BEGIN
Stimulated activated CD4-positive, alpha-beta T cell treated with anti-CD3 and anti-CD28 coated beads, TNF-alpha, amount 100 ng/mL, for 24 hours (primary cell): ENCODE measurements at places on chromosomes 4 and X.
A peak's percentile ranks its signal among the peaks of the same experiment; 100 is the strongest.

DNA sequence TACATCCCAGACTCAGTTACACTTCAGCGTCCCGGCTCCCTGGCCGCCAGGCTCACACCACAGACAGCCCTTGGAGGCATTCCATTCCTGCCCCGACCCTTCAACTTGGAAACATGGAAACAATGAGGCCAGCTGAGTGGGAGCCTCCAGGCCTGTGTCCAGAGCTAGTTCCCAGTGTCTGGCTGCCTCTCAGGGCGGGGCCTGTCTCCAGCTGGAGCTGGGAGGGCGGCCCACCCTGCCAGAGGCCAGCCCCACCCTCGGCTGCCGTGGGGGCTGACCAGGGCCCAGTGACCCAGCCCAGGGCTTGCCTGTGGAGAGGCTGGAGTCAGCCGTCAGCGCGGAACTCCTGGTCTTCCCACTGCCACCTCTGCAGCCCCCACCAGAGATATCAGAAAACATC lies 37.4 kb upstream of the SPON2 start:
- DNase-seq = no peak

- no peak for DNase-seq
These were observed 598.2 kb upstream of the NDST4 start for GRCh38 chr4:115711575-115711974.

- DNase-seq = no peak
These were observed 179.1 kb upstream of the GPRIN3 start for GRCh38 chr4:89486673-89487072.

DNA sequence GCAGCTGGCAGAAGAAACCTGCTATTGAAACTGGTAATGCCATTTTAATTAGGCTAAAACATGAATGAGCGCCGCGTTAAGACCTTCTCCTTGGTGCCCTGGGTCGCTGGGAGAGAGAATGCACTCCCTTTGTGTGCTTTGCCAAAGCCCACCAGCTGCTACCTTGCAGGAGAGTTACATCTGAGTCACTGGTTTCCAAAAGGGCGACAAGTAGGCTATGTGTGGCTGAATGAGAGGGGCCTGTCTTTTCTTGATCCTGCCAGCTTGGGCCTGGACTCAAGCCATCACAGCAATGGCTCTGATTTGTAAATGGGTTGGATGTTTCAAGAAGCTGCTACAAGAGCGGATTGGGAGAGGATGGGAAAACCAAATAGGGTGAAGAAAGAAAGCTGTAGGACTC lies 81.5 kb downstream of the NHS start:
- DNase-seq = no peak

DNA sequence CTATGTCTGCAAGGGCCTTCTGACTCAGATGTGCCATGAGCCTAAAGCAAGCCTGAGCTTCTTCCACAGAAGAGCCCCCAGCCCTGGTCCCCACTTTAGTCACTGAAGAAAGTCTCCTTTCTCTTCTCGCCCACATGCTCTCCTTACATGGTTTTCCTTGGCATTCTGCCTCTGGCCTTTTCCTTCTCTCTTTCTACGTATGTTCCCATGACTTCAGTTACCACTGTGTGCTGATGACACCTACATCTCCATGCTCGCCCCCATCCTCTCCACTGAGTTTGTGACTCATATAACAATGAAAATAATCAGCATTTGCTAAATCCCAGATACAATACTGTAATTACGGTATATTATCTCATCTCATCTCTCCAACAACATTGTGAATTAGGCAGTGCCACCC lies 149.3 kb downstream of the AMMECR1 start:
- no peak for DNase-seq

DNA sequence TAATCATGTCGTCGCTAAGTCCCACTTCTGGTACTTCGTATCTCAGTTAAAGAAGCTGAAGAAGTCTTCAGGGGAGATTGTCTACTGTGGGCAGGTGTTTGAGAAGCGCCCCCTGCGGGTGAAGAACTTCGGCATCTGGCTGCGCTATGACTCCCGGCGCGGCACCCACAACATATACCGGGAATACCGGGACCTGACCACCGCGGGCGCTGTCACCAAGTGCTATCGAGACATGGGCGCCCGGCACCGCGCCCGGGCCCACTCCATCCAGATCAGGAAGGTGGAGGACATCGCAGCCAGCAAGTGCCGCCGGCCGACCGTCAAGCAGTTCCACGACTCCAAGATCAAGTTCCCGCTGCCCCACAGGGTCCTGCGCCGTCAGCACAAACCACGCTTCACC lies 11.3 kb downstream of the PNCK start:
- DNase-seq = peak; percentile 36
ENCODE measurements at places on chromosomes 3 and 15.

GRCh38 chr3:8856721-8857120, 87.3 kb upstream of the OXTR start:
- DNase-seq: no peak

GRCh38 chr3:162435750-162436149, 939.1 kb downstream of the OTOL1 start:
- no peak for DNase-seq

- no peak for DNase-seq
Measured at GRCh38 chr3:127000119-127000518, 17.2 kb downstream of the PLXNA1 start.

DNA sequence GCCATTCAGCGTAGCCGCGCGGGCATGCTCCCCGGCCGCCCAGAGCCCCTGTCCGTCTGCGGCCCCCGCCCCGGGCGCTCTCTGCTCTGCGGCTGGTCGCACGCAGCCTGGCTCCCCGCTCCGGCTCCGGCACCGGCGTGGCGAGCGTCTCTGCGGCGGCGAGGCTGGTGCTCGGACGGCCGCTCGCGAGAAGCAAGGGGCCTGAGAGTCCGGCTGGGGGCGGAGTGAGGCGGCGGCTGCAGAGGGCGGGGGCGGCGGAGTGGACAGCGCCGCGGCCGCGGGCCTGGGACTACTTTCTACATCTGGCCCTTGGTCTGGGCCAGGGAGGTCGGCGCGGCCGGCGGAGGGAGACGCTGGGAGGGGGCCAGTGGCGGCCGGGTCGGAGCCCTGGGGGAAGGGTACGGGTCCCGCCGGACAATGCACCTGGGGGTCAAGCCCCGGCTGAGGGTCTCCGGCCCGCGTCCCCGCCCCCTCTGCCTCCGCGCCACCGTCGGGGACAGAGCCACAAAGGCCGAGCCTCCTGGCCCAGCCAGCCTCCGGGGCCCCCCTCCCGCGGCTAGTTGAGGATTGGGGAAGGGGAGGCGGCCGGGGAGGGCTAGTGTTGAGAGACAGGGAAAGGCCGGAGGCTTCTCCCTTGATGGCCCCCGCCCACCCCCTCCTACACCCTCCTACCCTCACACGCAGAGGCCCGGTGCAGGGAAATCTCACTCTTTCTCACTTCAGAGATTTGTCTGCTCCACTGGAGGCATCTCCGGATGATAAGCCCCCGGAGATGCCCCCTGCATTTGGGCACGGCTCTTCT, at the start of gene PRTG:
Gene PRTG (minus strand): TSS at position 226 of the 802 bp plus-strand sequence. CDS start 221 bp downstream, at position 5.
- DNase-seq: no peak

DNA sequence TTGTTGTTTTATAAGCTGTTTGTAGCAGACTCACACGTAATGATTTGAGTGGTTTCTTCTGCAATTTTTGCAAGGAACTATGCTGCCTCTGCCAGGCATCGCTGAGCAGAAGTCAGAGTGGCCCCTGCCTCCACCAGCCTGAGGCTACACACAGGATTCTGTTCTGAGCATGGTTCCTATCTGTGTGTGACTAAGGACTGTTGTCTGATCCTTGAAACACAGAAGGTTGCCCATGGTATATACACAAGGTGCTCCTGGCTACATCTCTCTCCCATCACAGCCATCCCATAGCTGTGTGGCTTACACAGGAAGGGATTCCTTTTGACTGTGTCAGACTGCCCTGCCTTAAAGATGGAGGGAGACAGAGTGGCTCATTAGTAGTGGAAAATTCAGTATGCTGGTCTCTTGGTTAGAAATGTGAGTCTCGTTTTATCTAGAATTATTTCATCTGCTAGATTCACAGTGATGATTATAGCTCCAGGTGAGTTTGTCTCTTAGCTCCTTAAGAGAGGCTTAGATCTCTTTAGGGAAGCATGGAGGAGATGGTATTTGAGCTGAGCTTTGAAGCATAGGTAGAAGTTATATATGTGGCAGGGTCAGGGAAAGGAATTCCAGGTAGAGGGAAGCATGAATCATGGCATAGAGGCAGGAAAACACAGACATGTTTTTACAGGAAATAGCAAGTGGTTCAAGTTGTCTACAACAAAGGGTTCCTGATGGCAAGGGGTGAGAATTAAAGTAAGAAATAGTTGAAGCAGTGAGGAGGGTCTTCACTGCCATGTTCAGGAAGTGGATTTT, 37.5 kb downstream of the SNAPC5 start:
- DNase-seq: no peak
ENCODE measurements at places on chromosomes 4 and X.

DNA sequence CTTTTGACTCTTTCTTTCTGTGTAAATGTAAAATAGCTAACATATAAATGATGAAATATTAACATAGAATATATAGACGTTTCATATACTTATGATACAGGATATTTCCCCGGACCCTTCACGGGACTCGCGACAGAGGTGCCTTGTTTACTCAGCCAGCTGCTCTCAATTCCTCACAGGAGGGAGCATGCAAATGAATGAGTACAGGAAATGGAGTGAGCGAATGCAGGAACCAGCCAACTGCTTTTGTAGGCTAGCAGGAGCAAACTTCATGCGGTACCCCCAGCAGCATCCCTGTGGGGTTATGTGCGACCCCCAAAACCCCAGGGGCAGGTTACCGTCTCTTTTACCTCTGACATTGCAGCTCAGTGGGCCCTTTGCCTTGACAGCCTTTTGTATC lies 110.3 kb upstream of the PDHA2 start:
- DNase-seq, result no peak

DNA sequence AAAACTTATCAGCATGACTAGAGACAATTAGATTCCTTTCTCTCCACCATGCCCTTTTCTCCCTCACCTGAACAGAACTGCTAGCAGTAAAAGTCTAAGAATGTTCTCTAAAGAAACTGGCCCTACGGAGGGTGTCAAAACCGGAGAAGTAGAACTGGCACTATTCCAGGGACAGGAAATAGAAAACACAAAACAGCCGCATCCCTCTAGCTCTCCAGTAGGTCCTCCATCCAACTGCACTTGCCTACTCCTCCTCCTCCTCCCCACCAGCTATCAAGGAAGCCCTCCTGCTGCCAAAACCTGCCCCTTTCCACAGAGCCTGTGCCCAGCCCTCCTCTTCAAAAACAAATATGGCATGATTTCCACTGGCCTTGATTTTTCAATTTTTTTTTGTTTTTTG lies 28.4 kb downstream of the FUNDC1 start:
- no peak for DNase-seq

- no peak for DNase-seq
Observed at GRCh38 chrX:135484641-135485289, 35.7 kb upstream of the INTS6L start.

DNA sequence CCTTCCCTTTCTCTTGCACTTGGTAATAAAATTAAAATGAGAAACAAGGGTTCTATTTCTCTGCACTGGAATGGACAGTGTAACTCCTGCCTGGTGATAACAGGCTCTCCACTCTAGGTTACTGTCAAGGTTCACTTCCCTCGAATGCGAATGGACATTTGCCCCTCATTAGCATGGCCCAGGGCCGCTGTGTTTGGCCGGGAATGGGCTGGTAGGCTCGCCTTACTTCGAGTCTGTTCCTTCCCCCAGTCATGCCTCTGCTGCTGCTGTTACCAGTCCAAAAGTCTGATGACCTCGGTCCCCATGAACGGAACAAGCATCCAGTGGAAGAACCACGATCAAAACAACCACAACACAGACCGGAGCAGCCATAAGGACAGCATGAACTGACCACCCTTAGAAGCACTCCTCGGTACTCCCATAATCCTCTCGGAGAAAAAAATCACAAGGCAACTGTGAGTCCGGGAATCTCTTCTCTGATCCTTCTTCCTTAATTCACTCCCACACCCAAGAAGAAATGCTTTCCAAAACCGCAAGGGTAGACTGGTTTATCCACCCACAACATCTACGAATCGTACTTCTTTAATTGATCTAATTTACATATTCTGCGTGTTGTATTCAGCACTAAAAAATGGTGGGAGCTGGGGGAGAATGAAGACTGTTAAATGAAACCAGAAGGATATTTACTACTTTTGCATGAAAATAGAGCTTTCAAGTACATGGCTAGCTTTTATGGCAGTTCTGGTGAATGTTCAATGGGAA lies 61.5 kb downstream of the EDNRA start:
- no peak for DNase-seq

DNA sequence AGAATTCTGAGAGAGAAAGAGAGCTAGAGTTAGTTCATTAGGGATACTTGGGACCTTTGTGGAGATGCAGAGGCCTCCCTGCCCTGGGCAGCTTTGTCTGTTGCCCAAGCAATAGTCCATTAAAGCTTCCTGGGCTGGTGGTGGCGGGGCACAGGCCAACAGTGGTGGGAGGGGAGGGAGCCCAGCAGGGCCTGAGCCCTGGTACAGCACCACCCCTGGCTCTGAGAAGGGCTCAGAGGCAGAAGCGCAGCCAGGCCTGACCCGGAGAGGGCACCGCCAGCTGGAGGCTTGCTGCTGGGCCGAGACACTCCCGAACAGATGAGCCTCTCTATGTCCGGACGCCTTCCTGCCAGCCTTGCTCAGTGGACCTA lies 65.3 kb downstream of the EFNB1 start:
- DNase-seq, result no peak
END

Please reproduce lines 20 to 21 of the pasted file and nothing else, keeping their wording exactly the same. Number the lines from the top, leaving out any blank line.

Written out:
- no peak for DNase-seq
Measured at GRCh38 chr3:127000119-127000518, 17.2 kb downstream of the PLXNA1 start.